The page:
Monday, June 8, 2009

Ultrasound Tomorrow

I am more anxious about this ultrasound tomorrow than I had thought I would be. More accurately, I am worried about what will need to happen after the ultrasound.

In March, at my annual exam, the Mirena IUD was recommended to me for two reasons: one, because it greatly reduces bleeding for most women, while the progesterone it releases is localized, rather than systemic, so it is not as likely to interfere with the antidepressant meds as the low-estrogen birth control pills I'd tried a few years ago. Those pills are also usually the newer versions, and expensive on my insurance (the monthly copay was $50). Two, now that I am divorcing, there is always the possibility that at some point I will want to know I have reliable birth control. Otherwise, experience so far suggests that I have a fertility level that is almost a stereotype for someone of Irish and Pennsylvania Dutch descent.

The nurse practitioner had the Mirena herself, for over two years, and loved it. While the placement of the IUD was, well, not without discomfort as medical people use the word, it was very brief and certainly less difficult than pregnancy or childbirth. It also did its job right from the start. Some women bleed straight through the first month or two, or possibly more, but I didn't. Periods came on schedule and were much, much improved (what I imagine most women experience as a normal period), with just a little more cramping.

So, I was being proactive and responsible for my life; a goal for this year. Happily, I went to my scheduled followup last week. This is the norm, to ensure that the has not fallen out (I was pretty sure this wasn't a problem, having just had the second, improved period) or caused any negative symptoms. Problem: it couldn't be found. The strings, which have a texture like fishing wire, are left trailing from the cervix at placement, both to be able to confirm that the IUD is still there and for removal at a later date (it stays for 5 years unless you want it removed sooner). I had, in fact, not been able to find the strings myself, but was not greatly concerned because I had also had a hard time reaching them the month before (a monthly check is recommended).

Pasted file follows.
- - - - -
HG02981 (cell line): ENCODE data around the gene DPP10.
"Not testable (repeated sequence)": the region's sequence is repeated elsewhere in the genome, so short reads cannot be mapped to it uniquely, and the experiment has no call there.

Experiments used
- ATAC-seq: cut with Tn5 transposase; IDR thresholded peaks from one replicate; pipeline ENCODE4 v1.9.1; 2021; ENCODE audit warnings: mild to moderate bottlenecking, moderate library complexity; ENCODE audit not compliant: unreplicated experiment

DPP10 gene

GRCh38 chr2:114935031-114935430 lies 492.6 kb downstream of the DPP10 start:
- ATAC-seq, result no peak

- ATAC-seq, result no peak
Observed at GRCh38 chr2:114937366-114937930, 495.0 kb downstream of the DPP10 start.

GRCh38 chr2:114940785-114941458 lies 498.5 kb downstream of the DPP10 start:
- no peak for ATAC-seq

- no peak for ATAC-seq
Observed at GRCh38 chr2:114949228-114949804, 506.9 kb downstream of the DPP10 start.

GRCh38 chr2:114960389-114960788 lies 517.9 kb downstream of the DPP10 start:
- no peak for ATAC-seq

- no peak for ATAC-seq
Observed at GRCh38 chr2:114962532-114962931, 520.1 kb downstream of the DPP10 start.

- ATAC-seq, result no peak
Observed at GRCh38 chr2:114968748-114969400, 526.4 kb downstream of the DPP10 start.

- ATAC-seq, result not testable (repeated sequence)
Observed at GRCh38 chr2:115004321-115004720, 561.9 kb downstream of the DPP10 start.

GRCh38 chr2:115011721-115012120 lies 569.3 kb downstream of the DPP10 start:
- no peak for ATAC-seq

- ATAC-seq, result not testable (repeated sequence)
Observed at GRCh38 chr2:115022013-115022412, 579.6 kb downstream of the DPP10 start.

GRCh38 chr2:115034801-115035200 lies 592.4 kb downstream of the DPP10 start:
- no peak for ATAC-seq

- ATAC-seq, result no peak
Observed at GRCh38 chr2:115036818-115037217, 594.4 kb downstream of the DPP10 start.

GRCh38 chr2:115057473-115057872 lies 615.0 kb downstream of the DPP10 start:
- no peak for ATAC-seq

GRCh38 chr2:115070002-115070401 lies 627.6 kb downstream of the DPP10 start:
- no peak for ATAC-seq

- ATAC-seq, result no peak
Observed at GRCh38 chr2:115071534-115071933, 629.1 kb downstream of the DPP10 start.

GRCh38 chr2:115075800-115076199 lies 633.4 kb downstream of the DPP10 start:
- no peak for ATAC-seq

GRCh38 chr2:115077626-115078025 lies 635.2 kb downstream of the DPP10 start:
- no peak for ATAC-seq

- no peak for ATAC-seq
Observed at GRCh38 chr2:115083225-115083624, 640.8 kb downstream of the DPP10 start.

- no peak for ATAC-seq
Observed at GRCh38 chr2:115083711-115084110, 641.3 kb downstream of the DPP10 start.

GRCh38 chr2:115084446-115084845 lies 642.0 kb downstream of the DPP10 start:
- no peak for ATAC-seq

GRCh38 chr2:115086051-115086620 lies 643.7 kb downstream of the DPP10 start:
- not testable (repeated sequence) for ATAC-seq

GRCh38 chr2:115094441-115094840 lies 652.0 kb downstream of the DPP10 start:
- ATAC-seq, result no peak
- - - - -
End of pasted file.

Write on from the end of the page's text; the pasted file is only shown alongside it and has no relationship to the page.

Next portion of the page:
The practitioner apologized as she readjusted the speculum a couple of times, using what she described as a sort of mascara-brush implement in an attempt to draw the strings down if they were there. Nothing. So now what? I asked. The ultrasound. Either the IUD is in place and everything is fine, only the strings somehow retracted all the way up into the uterus, or it's gone or it is still in the uterus but in some skewed position and will have to be removed. Given the uncomfortable attempts simply to locate it, I am not looking forward to that possibility, and it is possible that it would have to be removed in surgery.

To add to the physical concerns, this is my Open Enrollment period, and I have elected to switch from my HMO to a Health Savings Account, a decision I will quickly rescind if this whole issue isn't resolved, with or without the removal of the IUD, by the end of June. Also, I don't know whether insurance covers a replacement IUD if the first one needs to be removed. If surgery is needed, I have decided that while the doctor's in there, she can perform a tubal ligation, and whatever procedure (ablation, possibly) will help with the heavy bleeding issues.

The possibility of the thing being expelled on its own was something I'd read in the warnings. I don't know if I never saw a warning that the IUD might shift and be undetectable at an exam, or if I simply read it that the same way we breeze through the legal disclaimers on so many products these days; sure, there is always a slight chance of a bizarre reaction, just like there is a slight chance that I'll be hit by a car, but you can't function under that kind of fear. Now, of course, I have looked up the Mirena and potential side effects, to find things I don't want to contemplate.

Well, if all goes well tomorrow, there will be no need for further intervention. If the IUD is where it should be, I don't need any more followup now (I am willing to postpone thinking about how the eventual removal will happen; without the strings that will still be difficult). If not, there's the removal ahead, with the additional copays. Worrying won't help, I know that. I was simply not expecting so much difficulty. Still, I am hoping for the best.

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